Volvo Cars said it will only make and sell all-electric vehicles by 2030 as part of a broader transformation of the automaker that will include shifting sales online.
“The key to sustainability is electrification, said Volvo Cars CEO Håkan Samuelsson during a presentation Tuesday. “Together with investments in charging infrastructure that is the right way to go and the course we have chosen at Volvo.”
The announcement was tied to the launch of the C40 Recharge, a low-slung crossover based on the company’s CMA vehicle platform. While the C40 is the second vehicle under Volvo’s EV-focused Recharge brand, it is the first model designed from the beginning as a battery-electric only vehicle. All Volvo vehicles with fully electric and plug-in hybrid powertrains are housed under the Recharge brand. Like the XC40 Recharge, the C40 will have an infotainment system powered by Google’s Android operating system and the ability to handle over-the-air software updates.
“It’s a car of firsts and it’s a car of the future,” CTO Henrik Green said, adding that the C40 will have two motors, a 78 kilowatt-hour battery and an estimated range of 420 km (260 miles) that will improve over time via software updates. C40 will go in production this fall and will be built alongside the XC40 Recharge at the Volvo Cars manufacturing plant in Ghent, Belgium, the company said.
Volvo, which is owned by China’s Geely Holdings, aims for 50% of its global sales to consist of fully electric cars, with the rest hybrids. By 2030, every car it sells should be fully electric, the company said.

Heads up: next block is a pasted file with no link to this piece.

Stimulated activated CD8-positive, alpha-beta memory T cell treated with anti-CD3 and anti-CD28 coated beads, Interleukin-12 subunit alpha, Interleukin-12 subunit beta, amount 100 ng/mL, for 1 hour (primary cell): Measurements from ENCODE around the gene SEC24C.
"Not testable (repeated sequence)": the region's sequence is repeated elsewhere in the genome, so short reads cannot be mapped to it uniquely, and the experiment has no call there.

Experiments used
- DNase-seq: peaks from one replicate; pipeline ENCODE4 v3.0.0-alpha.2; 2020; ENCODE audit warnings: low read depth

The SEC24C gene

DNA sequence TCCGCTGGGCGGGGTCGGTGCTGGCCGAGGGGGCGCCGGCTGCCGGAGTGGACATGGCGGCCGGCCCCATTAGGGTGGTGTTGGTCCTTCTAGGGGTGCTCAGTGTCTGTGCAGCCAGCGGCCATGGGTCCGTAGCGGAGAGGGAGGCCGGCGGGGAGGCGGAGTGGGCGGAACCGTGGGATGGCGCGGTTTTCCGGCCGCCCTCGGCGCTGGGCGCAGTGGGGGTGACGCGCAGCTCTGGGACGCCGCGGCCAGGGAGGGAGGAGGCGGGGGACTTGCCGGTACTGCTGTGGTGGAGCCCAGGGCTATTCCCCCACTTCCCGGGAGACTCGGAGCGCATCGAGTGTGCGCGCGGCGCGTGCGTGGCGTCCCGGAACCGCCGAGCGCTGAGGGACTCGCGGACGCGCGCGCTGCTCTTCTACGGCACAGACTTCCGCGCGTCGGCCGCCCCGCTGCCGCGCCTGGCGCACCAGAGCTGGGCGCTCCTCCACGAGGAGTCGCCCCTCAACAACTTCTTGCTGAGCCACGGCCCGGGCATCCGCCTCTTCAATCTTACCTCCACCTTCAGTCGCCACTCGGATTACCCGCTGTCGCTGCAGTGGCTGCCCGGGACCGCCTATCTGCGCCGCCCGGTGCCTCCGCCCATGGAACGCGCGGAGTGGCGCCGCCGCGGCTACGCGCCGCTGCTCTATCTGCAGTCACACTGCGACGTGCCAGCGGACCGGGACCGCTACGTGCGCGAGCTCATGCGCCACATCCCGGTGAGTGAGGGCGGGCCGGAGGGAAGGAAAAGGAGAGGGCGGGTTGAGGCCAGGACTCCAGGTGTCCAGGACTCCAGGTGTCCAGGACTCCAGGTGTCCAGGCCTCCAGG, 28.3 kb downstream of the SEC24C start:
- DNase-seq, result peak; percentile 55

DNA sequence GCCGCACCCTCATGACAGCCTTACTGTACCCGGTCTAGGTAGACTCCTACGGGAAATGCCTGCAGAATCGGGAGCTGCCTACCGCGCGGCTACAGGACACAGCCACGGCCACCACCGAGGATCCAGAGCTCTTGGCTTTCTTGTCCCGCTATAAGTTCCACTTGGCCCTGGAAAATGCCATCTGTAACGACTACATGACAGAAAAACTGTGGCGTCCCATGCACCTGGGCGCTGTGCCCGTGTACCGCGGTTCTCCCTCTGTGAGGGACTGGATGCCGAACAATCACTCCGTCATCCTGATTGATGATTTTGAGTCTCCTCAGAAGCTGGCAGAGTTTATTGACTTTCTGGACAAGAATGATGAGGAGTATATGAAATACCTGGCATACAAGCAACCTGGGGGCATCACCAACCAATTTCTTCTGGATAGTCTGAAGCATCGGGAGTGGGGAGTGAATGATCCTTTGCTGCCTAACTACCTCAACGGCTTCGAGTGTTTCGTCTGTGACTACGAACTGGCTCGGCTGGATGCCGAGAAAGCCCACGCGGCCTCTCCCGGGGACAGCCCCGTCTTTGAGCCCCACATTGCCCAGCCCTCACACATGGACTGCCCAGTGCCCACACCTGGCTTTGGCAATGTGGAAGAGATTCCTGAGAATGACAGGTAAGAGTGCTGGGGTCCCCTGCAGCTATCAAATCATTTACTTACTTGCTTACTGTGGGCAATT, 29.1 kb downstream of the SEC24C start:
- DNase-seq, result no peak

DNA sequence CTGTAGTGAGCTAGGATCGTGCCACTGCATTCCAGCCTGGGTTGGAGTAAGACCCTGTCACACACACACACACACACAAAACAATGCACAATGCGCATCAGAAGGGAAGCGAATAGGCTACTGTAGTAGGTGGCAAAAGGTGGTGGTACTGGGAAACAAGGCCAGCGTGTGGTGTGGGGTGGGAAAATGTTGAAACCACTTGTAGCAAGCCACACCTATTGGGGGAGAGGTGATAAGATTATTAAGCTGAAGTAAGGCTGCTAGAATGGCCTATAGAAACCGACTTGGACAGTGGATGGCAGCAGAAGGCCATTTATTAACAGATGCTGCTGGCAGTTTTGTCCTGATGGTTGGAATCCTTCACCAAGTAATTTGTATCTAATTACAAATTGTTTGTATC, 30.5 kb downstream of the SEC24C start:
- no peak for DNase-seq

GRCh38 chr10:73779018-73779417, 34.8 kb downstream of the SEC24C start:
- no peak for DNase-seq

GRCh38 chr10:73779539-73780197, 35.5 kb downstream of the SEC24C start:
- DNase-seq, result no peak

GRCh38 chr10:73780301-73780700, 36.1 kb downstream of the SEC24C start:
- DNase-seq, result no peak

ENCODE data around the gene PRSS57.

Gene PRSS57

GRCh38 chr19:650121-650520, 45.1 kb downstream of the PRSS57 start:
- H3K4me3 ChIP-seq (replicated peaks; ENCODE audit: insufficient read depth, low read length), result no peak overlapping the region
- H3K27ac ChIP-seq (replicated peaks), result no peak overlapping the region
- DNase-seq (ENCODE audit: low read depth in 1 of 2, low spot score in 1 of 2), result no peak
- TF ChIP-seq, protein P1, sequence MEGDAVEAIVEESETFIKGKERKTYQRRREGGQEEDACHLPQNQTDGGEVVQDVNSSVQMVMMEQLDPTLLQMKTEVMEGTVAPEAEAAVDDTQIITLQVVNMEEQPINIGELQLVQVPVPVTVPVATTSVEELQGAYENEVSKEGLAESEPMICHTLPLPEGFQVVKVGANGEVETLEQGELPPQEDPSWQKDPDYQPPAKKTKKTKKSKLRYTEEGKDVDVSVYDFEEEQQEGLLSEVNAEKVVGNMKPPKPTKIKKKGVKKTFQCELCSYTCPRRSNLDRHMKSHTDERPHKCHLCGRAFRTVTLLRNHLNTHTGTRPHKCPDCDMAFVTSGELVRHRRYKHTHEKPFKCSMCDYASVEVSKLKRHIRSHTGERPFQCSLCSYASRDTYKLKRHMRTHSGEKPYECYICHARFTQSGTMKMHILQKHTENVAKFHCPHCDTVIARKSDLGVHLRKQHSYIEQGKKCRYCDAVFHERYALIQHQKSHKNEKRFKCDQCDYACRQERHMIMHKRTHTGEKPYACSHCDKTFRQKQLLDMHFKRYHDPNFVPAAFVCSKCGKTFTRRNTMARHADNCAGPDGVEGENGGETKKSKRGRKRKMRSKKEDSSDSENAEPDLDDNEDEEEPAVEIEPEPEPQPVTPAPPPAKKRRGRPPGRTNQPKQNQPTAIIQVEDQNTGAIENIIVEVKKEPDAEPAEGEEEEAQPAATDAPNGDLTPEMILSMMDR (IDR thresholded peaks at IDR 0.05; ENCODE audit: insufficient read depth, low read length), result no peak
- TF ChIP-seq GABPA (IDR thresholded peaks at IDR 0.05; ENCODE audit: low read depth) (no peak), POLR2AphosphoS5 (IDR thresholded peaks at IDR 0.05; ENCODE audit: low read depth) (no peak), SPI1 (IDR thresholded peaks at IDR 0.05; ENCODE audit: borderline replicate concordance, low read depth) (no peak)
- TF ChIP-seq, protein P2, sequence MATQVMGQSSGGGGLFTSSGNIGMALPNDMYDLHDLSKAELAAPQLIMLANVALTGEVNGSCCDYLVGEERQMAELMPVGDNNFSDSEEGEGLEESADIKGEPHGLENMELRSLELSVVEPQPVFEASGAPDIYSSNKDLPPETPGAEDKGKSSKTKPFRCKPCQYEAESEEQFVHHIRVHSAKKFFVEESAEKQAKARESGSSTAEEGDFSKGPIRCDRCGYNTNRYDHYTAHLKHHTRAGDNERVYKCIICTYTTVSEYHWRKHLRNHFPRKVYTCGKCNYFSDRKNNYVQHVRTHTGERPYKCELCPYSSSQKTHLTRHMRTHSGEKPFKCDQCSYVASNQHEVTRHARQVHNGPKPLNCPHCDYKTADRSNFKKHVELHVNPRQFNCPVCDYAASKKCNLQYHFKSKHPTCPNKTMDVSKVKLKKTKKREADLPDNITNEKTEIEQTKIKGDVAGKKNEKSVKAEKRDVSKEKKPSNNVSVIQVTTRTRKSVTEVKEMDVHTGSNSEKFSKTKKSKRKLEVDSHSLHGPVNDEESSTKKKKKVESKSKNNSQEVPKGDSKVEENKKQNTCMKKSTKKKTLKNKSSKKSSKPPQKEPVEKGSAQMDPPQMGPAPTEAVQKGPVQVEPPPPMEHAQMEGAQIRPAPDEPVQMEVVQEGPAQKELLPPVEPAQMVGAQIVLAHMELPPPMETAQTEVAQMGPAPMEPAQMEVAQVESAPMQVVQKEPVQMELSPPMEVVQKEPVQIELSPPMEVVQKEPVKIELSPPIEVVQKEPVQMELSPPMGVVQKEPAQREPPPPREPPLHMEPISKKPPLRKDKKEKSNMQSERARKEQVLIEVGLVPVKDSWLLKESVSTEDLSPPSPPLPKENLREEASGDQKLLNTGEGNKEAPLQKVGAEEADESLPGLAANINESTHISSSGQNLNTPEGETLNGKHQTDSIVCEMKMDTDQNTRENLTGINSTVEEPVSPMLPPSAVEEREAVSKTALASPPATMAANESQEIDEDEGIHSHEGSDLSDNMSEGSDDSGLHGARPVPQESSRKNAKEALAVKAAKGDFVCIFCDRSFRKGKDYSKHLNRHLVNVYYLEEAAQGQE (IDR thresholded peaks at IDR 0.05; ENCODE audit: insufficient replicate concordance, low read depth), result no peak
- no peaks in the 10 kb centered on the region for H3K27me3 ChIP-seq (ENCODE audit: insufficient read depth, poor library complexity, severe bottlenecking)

The company is well on its way to its electrification goal, according to Samuelsson, noting that last year one car out of three sold in Europe was a Recharge model, a chargeable plug-in hybrid.
Volvo’s evolution isn’t just pinned to the powertrain.
“The future customer offer cannot just consist of an electric car,” Samuelsson said. “We also need to listen to our consumers, and they expect transparency and a seamless experience getting and having a car.”
Volvo will only sell its all-electric vehicles online and at preset prices. Customers will be able to subscribe or buy the vehicles, which will come with a customer care package. The vehicles will also have pre-selected configurations to shorten the time between ordering and receiving a vehicle.
Volvo’s move to become an all-electric brand is in sync with a growing number of automakers, including GM and Jaguar. Last month, GM committed to selling only electric vehicles by 2035 and becoming a carbon neutral operation globally by 2040. GM said in November it will spend $27 billion over the next five years on the development of electric vehicles and automated technology, a 35% increase that exceeds the automaker’s investment in gas and diesel and is an effort to bring products to market faster.